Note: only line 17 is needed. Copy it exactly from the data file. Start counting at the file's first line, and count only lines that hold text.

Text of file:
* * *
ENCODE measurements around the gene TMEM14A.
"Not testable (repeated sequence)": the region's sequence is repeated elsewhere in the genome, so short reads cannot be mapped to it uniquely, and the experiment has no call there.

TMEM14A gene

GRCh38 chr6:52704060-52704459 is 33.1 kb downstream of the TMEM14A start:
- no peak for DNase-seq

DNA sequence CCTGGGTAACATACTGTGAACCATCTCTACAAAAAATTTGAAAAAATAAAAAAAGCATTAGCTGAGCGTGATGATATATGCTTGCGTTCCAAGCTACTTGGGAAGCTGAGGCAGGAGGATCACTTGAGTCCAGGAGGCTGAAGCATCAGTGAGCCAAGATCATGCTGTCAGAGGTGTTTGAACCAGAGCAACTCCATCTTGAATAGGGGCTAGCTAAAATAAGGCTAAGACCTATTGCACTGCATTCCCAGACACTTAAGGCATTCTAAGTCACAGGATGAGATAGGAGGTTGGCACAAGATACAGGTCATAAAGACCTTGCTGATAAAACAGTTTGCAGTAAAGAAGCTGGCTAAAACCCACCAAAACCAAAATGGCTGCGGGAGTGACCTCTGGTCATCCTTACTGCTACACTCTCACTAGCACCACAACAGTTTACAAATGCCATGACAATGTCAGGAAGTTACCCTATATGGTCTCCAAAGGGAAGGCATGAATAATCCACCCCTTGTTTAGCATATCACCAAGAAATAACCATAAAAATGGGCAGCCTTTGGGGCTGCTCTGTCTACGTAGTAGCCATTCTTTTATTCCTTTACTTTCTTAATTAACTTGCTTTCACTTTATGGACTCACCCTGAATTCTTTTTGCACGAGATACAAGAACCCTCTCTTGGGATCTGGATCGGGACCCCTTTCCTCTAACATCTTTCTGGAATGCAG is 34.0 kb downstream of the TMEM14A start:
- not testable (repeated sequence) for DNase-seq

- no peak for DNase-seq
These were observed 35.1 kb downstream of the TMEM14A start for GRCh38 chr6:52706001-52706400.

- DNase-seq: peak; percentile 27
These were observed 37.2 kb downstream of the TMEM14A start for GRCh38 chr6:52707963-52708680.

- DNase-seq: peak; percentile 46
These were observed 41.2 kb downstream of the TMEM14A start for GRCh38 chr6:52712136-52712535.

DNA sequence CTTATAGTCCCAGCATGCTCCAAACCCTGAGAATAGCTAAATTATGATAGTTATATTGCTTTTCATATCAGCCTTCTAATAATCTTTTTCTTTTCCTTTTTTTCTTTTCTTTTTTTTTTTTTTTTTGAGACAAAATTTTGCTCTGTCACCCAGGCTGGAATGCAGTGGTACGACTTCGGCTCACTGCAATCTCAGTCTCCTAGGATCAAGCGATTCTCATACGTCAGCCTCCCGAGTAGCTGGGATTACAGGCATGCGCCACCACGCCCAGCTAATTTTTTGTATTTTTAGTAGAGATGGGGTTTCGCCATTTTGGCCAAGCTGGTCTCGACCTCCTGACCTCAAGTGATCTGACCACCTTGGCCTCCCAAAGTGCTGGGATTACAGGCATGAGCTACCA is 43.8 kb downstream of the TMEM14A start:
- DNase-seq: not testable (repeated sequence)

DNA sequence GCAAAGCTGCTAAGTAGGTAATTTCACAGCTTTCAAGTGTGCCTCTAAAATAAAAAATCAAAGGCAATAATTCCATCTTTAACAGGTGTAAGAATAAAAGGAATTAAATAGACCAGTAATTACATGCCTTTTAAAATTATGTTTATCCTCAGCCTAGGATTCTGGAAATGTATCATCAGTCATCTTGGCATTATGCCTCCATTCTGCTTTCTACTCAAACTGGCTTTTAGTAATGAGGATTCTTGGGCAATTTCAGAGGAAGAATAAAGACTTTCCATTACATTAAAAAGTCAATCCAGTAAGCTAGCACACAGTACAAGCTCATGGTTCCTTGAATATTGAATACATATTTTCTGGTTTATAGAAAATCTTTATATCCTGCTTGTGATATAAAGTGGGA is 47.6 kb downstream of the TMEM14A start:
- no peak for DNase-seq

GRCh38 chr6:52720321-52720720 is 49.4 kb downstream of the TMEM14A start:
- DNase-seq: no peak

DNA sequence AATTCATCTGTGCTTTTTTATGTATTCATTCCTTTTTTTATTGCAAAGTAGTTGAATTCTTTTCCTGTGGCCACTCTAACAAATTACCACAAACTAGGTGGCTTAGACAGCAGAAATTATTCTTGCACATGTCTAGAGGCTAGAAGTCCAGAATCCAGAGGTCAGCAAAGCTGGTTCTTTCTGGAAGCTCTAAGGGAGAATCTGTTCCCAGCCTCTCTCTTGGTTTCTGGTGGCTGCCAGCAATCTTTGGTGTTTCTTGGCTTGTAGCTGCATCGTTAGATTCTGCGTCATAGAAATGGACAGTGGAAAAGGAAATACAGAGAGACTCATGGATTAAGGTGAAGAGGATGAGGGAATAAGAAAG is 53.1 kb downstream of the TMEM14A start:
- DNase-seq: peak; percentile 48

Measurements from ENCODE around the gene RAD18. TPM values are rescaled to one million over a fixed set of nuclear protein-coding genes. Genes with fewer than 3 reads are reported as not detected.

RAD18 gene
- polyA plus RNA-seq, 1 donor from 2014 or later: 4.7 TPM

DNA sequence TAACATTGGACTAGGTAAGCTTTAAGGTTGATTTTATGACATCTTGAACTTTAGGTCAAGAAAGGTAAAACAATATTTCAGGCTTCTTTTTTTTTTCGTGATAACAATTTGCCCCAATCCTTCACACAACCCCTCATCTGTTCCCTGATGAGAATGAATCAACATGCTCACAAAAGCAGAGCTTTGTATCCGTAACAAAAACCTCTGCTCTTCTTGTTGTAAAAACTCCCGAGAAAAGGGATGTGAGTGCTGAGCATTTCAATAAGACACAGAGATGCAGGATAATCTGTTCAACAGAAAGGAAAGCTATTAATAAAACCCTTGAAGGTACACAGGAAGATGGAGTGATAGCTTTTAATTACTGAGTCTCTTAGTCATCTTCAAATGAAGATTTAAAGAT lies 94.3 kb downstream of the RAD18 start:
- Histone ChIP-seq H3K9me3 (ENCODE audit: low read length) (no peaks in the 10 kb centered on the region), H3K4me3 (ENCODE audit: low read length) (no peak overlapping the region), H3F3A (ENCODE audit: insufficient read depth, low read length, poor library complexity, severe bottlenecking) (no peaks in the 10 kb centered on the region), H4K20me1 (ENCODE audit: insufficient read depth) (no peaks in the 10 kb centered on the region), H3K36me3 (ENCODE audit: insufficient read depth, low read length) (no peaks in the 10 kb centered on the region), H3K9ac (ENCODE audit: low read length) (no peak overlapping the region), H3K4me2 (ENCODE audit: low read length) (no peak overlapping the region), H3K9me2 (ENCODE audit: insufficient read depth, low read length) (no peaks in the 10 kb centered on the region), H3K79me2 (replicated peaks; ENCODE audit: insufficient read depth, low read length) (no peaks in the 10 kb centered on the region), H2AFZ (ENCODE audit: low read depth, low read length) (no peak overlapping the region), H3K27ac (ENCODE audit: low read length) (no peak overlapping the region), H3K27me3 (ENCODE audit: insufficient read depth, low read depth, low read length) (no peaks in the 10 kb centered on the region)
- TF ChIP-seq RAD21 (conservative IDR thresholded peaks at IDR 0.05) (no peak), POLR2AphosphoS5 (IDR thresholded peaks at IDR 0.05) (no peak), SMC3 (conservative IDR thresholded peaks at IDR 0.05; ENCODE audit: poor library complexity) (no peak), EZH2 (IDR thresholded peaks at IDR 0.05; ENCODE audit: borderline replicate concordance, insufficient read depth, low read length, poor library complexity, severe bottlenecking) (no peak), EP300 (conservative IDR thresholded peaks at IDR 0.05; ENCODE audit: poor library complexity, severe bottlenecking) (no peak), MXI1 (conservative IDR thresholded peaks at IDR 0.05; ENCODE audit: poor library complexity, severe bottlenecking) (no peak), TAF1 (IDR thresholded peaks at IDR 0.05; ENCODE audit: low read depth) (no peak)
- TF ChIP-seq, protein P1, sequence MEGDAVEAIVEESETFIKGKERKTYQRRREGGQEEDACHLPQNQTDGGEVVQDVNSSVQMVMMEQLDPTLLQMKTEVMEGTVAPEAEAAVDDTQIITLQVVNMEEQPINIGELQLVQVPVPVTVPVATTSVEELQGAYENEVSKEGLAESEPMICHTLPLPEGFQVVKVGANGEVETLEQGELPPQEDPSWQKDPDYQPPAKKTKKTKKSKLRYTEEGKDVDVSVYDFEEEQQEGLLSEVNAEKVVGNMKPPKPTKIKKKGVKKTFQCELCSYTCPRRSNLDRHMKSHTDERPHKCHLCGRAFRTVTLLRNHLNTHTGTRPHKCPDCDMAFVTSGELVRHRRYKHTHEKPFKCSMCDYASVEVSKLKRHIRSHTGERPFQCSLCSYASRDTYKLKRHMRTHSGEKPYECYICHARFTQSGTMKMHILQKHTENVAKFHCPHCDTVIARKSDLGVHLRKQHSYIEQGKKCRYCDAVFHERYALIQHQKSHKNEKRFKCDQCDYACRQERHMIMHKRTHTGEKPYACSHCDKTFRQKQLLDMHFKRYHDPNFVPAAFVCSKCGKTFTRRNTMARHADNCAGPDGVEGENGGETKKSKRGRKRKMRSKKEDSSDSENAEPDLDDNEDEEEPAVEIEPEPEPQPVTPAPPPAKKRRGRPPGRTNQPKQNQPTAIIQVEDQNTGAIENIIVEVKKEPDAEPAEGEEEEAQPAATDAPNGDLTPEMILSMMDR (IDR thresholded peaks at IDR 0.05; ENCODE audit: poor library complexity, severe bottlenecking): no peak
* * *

- no peak for DNase-seq